Irei no hi 2017

Posted June 23, 2017 by powerofokinawa
Categories: Okinawan Life

It’s the 23rd June once again and so it’s Irei no hi in Okinawa which is a public holiday throughout the Ryukyu Islands. For the eighth year in succession I attended the Memorial Service for all the war dead in the Battle of Okinawa which ended on this day 72 years ago at a cost of more than 240,000 lives. As always, the main ceremony was held at Okinawa Peace Memorial Park in Itoman.

The rainy season is finally at an end in Okinawa and today, like all the other Irei no hi ceremonies I’ve attended, there was blazing sunshine and sweltering heat.

As before, Japan’s Prime Minister Shinzo Abe made an appearance that was about as welcome as a fly in your soup. Tight security ensured that his visit went off without incident but his speech on the need for peace and assurances that he was thinking about Okinawa seemed hypocritical at the very least. His actions and those of his government have been completely at odds with his words today.

The current situation in Okinawa was better addressed by Yonekichi Shinzato, Speaker of the Okinawa Prefectural Assembly, who said:

“Although 72 years have passed, there are still vast US military facilities in Okinawa, and people still suffer from incidents and accidents due to their presence. The reduction of Okinawa’s excessive military burden has repeatedly been called for. However, considering the number of military related incidents in Okinawa such as parachute drop training in Kadena Air Base despite local opposition and frequent military aircraft flyovers, I have to say the situation has been regressing. Therefore, I firmly request, again, reducing our military burden.”

This was taken up by Okinawa Governor Takeshi Onaga in his Peace Declaration:

“Especially regarding the relocation of Futenma Air Station to the Henoko area, we cannot tolerate that the construction has been forcibly begun, ignoring the will of the people of Okinawa. I am determined to work closely with the Okinawan people in order to block the relocation of Futenma Air Station to Henoko.”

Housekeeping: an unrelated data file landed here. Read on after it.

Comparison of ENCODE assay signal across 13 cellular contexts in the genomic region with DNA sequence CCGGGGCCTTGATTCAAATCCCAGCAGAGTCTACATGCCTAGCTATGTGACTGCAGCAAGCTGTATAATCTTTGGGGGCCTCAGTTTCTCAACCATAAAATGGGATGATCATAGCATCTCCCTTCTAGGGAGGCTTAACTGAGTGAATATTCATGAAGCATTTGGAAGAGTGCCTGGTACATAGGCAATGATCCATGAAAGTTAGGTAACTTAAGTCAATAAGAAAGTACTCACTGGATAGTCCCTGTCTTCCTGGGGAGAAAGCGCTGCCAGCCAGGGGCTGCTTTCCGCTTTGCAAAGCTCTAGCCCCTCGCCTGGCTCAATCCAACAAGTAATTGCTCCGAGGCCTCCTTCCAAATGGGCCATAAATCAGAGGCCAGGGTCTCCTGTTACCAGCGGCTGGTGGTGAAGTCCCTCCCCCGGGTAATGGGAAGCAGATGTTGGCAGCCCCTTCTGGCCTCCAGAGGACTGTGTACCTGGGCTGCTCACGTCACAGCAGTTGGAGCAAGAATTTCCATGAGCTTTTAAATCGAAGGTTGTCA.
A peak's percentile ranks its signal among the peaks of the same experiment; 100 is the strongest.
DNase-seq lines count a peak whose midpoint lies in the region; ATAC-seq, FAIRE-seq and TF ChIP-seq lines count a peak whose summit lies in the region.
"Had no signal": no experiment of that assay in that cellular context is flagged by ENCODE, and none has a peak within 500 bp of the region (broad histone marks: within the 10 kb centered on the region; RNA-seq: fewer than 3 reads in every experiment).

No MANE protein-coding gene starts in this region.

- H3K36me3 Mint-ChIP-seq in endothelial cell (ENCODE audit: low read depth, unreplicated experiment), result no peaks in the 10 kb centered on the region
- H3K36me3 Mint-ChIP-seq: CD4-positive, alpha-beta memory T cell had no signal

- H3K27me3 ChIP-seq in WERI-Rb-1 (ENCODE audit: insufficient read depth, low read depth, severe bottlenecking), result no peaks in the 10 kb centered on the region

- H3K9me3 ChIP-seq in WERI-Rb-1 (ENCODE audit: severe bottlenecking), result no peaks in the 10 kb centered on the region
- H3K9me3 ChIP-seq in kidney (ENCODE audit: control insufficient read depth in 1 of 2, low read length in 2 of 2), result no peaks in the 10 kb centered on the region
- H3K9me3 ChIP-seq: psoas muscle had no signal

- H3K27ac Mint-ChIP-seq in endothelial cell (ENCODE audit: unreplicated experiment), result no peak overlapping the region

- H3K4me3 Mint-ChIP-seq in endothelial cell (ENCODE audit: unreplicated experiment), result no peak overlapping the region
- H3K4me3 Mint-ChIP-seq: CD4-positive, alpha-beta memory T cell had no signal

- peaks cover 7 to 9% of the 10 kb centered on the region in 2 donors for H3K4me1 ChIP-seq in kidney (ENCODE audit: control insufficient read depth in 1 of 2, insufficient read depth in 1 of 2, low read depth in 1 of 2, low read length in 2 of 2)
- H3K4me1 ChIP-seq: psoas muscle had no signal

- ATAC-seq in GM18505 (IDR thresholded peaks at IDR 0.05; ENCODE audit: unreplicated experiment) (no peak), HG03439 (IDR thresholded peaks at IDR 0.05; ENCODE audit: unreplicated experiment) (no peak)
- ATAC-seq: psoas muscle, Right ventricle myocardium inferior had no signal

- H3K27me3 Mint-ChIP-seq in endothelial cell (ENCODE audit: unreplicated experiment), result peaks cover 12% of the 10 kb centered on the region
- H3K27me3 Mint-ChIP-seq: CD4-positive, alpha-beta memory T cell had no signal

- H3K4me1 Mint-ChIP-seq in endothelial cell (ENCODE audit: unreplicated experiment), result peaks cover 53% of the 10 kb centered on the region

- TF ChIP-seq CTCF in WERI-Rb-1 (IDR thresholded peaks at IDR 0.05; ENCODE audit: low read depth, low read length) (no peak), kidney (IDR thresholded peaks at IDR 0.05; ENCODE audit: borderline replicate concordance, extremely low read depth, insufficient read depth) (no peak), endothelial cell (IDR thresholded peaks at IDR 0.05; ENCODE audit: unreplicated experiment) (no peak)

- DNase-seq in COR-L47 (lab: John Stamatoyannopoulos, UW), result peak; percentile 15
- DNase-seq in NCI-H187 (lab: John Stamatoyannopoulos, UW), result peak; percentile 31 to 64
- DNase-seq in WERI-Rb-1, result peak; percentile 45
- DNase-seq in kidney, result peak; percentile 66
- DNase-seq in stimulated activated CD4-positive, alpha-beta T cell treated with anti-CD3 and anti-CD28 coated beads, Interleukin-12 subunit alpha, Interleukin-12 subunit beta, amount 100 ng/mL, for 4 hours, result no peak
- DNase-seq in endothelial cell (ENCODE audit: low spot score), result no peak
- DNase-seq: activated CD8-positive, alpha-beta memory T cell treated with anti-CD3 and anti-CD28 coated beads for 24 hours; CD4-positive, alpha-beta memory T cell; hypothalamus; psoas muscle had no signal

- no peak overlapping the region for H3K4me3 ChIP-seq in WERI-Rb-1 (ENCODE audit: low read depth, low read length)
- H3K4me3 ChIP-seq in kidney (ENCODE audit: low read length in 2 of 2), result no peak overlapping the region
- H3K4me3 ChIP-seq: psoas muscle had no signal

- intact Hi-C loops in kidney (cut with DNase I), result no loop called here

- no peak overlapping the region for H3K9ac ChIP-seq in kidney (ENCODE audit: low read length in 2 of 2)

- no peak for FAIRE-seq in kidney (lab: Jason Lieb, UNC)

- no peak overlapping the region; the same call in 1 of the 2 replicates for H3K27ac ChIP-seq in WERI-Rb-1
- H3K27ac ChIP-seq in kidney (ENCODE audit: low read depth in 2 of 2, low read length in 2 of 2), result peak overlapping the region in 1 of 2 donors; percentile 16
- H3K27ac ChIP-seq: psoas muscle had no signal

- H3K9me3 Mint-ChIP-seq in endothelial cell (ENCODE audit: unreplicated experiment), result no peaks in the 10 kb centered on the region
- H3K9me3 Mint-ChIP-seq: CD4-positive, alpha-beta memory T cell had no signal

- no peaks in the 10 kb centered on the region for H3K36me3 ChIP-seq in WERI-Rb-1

Onaga went on: “This year marks the 70th anniversary of enforcement of the Japanese constitution and 45th anniversary of its application to Okinawa Prefecture. Considering this milestone, we must reaffirm the principle of pacifism of the constitution and every individual has to firmly pursue lasting peace for the world and make efforts to realize it.”

“Masahide Ota, former governor of Okinawa, passed away last week. He wanted Okinawa to become a foundation for creation of peace and peaceful co-existence. As a vow to prevent the re-occurrence of the horrors of war, he decided to establish “The Cornerstone of Peace” to commemorate those who lost their lives in the Battle of Okinawa, regardless of their nationalities.”

“We, as citizens living in Okinawa, will strive to pass on our hope for a better tomorrow which is built into “The Cornerstone of Peace” to the next generation. In addition, we are determined to continue making efforts to create a society full of joy, where our children and grandchildren, who hold the fate of the future in their hands, will be able to live in peace and safety.”

Harry & Mac – Road to Okinawa

Posted June 19, 2017 by powerofokinawa
Categories: Live in Okinawa

Road to Okinawa is billed as a ‘Talk Show’ by Harry (Haruomi Hosono) and Mac (Makoto Kubota), who have been for many years two of the most well-established musicians and producers from mainland Japan. Both also have strong connections to these islands. The Talk Show takes place on Saturday in Naha.